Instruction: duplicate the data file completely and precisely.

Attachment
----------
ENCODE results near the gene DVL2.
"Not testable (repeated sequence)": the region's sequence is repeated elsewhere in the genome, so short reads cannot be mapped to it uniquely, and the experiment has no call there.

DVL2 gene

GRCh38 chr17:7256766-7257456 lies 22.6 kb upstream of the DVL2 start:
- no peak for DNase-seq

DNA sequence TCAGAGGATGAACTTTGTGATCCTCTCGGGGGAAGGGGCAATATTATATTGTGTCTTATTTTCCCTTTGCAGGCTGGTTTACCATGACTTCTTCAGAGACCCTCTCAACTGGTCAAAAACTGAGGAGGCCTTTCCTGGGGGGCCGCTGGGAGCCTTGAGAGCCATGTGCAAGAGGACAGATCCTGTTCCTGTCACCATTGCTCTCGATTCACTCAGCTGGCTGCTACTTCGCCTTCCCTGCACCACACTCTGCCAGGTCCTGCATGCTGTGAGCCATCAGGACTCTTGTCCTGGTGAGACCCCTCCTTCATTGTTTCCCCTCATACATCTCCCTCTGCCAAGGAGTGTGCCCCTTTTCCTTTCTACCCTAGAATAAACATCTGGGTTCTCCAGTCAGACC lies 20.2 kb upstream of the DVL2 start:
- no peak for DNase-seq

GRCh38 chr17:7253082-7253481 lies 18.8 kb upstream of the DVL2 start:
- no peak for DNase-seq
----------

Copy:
ENCODE results near the gene DVL2.
"Not testable (repeated sequence)": the region's sequence is repeated elsewhere in the genome, so short reads cannot be mapped to it uniquely, and the experiment has no call there.

DVL2 gene

GRCh38 chr17:7256766-7257456 lies 22.6 kb upstream of the DVL2 start:
- no peak for DNase-seq

DNA sequence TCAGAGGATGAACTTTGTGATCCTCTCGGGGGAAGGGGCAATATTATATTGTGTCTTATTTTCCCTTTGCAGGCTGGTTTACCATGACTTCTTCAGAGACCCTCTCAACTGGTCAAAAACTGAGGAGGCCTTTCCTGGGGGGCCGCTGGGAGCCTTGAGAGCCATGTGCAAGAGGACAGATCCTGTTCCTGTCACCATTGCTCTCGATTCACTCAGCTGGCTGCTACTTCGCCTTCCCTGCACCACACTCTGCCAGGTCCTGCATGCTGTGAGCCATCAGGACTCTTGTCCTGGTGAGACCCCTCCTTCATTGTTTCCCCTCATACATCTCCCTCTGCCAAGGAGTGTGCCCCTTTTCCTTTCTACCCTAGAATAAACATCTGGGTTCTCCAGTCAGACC lies 20.2 kb upstream of the DVL2 start:
- no peak for DNase-seq

GRCh38 chr17:7253082-7253481 lies 18.8 kb upstream of the DVL2 start:
- no peak for DNase-seq